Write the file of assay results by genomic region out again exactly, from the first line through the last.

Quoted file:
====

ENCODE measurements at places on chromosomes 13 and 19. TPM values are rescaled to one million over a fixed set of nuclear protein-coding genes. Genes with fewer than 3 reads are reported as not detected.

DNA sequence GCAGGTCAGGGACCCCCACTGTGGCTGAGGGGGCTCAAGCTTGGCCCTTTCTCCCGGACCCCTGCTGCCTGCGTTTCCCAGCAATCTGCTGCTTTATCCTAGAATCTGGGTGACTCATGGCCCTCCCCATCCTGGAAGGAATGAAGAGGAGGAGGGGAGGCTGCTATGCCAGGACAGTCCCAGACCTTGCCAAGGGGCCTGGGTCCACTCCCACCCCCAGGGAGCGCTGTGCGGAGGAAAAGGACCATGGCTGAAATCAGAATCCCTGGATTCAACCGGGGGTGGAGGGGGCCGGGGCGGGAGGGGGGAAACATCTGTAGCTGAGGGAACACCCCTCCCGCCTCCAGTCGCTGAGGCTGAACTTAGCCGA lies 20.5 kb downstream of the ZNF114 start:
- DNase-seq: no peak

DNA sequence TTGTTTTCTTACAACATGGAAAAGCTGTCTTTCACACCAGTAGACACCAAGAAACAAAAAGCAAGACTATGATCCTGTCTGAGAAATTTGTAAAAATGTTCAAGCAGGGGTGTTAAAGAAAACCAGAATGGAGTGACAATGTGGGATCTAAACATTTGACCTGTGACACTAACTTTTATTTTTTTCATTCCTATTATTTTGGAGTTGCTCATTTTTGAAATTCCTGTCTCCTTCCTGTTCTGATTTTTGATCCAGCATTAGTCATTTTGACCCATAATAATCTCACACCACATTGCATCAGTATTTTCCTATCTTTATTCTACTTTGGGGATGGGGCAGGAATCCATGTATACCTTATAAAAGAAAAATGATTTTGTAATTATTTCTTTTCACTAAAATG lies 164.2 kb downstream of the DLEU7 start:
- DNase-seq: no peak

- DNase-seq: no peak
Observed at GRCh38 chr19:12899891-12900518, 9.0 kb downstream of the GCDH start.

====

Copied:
ENCODE measurements at places on chromosomes 13 and 19. TPM values are rescaled to one million over a fixed set of nuclear protein-coding genes. Genes with fewer than 3 reads are reported as not detected.

DNA sequence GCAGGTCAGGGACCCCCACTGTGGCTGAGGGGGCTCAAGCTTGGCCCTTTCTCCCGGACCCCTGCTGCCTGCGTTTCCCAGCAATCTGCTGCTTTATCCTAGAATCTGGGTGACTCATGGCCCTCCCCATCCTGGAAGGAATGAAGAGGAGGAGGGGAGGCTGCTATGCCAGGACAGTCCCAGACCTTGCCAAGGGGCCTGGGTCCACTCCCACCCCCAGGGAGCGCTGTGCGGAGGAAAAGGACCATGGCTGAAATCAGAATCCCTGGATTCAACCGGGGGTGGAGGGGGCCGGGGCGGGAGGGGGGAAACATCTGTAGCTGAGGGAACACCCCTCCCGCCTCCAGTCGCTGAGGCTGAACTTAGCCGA lies 20.5 kb downstream of the ZNF114 start:
- DNase-seq: no peak

DNA sequence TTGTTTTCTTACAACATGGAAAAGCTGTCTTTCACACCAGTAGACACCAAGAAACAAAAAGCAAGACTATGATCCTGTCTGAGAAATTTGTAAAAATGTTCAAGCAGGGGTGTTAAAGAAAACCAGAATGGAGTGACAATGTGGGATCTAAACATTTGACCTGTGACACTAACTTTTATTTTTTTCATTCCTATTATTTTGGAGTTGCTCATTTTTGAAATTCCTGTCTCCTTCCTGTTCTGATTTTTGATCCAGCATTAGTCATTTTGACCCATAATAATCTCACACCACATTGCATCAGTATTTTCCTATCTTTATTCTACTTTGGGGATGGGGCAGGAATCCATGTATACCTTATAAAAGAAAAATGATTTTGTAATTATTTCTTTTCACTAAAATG lies 164.2 kb downstream of the DLEU7 start:
- DNase-seq: no peak

- DNase-seq: no peak
Observed at GRCh38 chr19:12899891-12900518, 9.0 kb downstream of the GCDH start.